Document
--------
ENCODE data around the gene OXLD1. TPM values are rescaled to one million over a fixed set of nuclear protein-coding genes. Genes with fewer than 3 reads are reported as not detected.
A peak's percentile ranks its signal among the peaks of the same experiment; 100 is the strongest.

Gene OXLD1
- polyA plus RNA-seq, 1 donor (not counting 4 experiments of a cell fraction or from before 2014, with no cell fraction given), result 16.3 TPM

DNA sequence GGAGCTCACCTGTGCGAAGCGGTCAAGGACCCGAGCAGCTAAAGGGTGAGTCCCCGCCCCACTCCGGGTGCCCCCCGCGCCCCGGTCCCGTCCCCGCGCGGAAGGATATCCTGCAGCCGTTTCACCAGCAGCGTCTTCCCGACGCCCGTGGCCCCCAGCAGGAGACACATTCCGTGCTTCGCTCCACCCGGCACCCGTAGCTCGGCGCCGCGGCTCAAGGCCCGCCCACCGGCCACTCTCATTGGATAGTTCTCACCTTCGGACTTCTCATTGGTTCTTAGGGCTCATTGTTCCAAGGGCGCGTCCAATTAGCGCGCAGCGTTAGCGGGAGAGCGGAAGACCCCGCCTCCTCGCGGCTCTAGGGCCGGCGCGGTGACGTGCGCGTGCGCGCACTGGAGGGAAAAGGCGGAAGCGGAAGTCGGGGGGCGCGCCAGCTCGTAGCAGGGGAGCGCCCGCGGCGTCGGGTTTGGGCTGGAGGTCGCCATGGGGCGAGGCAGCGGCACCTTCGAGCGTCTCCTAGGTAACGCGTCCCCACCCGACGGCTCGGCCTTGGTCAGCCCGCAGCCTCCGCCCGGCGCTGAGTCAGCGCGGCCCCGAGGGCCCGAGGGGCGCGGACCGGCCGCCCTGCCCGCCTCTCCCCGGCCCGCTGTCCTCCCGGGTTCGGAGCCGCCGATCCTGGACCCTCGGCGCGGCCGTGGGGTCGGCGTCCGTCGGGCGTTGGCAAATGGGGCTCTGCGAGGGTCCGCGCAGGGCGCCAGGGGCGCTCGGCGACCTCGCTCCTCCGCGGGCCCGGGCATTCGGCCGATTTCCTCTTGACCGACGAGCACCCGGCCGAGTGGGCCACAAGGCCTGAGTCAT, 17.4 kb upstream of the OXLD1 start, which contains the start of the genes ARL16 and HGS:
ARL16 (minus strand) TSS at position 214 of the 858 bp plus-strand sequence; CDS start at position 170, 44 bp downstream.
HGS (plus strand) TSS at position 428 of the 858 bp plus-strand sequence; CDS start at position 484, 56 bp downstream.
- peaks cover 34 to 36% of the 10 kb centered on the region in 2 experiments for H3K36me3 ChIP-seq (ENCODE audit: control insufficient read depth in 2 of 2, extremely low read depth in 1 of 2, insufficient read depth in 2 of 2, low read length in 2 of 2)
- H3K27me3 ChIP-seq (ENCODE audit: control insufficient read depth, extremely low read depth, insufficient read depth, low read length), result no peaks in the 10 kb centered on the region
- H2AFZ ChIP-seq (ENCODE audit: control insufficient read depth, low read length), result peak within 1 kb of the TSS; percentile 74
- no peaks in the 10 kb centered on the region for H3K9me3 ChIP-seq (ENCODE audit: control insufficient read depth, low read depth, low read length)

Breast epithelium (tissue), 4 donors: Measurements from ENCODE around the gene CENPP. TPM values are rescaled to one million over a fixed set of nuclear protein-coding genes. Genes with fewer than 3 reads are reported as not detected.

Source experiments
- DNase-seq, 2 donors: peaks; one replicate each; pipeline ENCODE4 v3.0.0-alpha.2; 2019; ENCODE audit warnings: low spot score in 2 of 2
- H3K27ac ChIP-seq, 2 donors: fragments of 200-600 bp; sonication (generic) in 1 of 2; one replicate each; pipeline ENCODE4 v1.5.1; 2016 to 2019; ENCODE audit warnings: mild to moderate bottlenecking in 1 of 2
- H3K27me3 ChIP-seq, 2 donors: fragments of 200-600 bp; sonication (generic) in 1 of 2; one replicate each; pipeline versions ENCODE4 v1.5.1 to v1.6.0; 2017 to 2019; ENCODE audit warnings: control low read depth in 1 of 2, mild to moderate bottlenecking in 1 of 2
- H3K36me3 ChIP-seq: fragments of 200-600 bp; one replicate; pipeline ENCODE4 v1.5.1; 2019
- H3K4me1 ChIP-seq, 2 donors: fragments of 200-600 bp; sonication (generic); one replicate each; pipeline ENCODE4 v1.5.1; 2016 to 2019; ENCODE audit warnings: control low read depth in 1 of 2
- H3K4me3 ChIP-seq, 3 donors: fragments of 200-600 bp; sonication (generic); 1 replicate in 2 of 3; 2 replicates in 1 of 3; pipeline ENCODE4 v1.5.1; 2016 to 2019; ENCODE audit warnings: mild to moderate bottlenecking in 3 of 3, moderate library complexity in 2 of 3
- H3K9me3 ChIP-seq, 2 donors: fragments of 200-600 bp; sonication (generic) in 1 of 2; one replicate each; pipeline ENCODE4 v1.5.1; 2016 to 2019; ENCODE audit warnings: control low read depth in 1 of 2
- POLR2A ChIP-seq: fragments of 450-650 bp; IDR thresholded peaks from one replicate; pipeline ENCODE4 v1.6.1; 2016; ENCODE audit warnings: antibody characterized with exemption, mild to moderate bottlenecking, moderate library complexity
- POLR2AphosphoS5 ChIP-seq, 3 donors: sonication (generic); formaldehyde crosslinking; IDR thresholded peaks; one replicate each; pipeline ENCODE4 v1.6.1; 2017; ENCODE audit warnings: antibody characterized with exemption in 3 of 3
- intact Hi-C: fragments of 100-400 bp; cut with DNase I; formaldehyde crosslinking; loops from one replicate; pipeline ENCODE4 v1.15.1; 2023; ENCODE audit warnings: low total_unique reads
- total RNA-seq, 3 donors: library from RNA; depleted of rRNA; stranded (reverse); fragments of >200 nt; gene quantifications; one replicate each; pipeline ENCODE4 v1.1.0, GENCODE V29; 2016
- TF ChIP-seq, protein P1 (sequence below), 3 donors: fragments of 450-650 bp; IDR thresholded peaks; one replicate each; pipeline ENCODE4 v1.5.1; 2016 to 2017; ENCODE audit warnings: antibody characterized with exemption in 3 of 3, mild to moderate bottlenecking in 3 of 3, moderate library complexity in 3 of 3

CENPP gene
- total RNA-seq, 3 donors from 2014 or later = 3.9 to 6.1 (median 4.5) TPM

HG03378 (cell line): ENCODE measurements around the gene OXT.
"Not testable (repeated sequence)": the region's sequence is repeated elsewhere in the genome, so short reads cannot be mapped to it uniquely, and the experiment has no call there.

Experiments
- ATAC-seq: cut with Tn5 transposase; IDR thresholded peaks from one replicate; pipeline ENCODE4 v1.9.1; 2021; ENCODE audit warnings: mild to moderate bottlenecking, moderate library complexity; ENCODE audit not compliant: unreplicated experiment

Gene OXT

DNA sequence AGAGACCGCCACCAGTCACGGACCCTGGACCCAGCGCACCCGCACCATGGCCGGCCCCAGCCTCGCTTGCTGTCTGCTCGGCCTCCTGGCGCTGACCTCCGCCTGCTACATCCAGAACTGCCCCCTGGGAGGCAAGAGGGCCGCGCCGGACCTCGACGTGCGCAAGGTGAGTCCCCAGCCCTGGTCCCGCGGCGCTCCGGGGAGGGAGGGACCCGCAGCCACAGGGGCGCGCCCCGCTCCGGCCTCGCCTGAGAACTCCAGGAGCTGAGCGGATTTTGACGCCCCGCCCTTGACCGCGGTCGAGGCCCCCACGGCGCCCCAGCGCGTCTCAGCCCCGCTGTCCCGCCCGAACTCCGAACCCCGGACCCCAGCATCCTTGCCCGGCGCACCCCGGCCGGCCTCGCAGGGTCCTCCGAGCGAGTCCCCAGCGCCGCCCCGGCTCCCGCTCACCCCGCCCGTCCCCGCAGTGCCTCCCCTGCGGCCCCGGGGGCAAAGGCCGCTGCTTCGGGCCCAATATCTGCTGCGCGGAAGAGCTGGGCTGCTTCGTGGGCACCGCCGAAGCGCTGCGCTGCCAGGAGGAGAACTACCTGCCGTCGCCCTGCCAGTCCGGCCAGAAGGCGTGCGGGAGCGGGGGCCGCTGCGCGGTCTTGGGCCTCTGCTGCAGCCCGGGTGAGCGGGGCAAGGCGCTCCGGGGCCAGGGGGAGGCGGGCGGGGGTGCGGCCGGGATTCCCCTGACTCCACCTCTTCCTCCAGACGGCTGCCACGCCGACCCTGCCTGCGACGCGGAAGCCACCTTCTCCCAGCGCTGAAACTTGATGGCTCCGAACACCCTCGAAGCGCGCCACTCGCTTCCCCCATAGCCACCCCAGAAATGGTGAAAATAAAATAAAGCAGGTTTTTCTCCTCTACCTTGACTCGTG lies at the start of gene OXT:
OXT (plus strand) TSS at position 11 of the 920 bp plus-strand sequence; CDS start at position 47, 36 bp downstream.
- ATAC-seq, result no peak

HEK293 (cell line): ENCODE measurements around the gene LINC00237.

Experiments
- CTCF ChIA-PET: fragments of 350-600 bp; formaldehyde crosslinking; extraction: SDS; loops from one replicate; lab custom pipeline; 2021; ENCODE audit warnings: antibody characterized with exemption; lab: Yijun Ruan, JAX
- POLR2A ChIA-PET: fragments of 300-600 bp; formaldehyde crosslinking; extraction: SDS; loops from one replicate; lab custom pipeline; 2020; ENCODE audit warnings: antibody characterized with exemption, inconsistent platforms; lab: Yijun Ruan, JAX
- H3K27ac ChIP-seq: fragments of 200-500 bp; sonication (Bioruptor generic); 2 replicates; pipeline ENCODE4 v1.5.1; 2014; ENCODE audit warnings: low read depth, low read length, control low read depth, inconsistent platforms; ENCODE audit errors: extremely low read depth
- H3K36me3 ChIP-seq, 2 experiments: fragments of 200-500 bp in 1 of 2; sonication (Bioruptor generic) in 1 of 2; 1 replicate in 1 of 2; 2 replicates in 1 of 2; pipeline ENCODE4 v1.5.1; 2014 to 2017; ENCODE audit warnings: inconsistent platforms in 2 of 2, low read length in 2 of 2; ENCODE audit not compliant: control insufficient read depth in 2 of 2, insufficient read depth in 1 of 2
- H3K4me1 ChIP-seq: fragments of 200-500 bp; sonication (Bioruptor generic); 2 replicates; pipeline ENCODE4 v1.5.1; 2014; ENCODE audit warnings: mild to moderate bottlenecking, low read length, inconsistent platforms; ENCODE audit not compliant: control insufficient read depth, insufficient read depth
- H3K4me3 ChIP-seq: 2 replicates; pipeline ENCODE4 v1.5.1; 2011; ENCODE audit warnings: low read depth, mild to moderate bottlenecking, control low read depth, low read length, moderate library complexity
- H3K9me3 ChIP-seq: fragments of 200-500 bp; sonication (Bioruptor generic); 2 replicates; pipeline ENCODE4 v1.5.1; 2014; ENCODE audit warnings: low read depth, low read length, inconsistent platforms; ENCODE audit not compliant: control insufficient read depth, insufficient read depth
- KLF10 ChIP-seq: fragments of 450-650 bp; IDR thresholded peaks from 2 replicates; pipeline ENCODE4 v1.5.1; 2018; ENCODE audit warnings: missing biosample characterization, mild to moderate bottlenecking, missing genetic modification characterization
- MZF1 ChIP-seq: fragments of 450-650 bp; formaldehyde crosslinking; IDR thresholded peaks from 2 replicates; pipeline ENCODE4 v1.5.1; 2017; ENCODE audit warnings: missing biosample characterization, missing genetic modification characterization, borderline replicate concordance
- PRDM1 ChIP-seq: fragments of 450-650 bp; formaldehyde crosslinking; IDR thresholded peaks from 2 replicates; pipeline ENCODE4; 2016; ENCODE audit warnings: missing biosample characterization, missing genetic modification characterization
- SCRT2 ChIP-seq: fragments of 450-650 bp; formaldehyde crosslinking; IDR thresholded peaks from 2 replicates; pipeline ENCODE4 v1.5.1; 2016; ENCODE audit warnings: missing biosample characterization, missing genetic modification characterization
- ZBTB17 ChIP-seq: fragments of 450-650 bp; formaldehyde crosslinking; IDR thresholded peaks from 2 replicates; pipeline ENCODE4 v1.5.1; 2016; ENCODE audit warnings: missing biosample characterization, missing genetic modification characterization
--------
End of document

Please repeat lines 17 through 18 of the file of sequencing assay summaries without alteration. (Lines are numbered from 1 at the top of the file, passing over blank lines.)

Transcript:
- H3K36me3 ChIP-seq: fragments of 200-600 bp; one replicate; pipeline ENCODE4 v1.5.1; 2019
- H3K4me1 ChIP-seq, 2 donors: fragments of 200-600 bp; sonication (generic); one replicate each; pipeline ENCODE4 v1.5.1; 2016 to 2019; ENCODE audit warnings: control low read depth in 1 of 2